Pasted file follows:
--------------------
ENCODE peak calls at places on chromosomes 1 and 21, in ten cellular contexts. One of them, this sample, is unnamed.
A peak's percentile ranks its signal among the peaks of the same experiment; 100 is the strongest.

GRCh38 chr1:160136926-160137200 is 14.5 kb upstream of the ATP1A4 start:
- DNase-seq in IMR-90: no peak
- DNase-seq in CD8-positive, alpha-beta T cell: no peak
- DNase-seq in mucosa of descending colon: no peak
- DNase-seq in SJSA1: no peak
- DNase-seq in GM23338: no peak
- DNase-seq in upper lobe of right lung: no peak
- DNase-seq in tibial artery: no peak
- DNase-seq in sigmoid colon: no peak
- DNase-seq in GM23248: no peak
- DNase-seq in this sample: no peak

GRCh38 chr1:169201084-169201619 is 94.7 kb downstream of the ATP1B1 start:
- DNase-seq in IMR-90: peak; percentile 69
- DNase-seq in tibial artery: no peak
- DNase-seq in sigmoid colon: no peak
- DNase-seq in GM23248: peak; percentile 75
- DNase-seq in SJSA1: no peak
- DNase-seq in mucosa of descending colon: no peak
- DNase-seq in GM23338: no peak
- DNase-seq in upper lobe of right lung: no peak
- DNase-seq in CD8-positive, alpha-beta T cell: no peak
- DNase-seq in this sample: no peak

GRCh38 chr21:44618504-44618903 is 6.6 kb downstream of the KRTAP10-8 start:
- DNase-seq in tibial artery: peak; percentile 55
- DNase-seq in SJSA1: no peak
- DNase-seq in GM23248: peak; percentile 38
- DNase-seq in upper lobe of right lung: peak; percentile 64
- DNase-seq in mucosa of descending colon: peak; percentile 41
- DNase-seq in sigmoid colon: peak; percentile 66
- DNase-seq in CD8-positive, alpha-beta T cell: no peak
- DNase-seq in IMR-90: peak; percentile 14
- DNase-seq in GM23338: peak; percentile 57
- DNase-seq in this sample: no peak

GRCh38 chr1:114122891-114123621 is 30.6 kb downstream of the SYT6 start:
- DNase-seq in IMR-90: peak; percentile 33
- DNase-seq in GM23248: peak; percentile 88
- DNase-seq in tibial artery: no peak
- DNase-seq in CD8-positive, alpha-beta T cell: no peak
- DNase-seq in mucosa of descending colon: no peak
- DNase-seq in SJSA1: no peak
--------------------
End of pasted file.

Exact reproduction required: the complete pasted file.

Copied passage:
ENCODE peak calls at places on chromosomes 1 and 21, in ten cellular contexts. One of them, this sample, is unnamed.
A peak's percentile ranks its signal among the peaks of the same experiment; 100 is the strongest.

GRCh38 chr1:160136926-160137200 is 14.5 kb upstream of the ATP1A4 start:
- DNase-seq in IMR-90: no peak
- DNase-seq in CD8-positive, alpha-beta T cell: no peak
- DNase-seq in mucosa of descending colon: no peak
- DNase-seq in SJSA1: no peak
- DNase-seq in GM23338: no peak
- DNase-seq in upper lobe of right lung: no peak
- DNase-seq in tibial artery: no peak
- DNase-seq in sigmoid colon: no peak
- DNase-seq in GM23248: no peak
- DNase-seq in this sample: no peak

GRCh38 chr1:169201084-169201619 is 94.7 kb downstream of the ATP1B1 start:
- DNase-seq in IMR-90: peak; percentile 69
- DNase-seq in tibial artery: no peak
- DNase-seq in sigmoid colon: no peak
- DNase-seq in GM23248: peak; percentile 75
- DNase-seq in SJSA1: no peak
- DNase-seq in mucosa of descending colon: no peak
- DNase-seq in GM23338: no peak
- DNase-seq in upper lobe of right lung: no peak
- DNase-seq in CD8-positive, alpha-beta T cell: no peak
- DNase-seq in this sample: no peak

GRCh38 chr21:44618504-44618903 is 6.6 kb downstream of the KRTAP10-8 start:
- DNase-seq in tibial artery: peak; percentile 55
- DNase-seq in SJSA1: no peak
- DNase-seq in GM23248: peak; percentile 38
- DNase-seq in upper lobe of right lung: peak; percentile 64
- DNase-seq in mucosa of descending colon: peak; percentile 41
- DNase-seq in sigmoid colon: peak; percentile 66
- DNase-seq in CD8-positive, alpha-beta T cell: no peak
- DNase-seq in IMR-90: peak; percentile 14
- DNase-seq in GM23338: peak; percentile 57
- DNase-seq in this sample: no peak

GRCh38 chr1:114122891-114123621 is 30.6 kb downstream of the SYT6 start:
- DNase-seq in IMR-90: peak; percentile 33
- DNase-seq in GM23248: peak; percentile 88
- DNase-seq in tibial artery: no peak
- DNase-seq in CD8-positive, alpha-beta T cell: no peak
- DNase-seq in mucosa of descending colon: no peak
- DNase-seq in SJSA1: no peak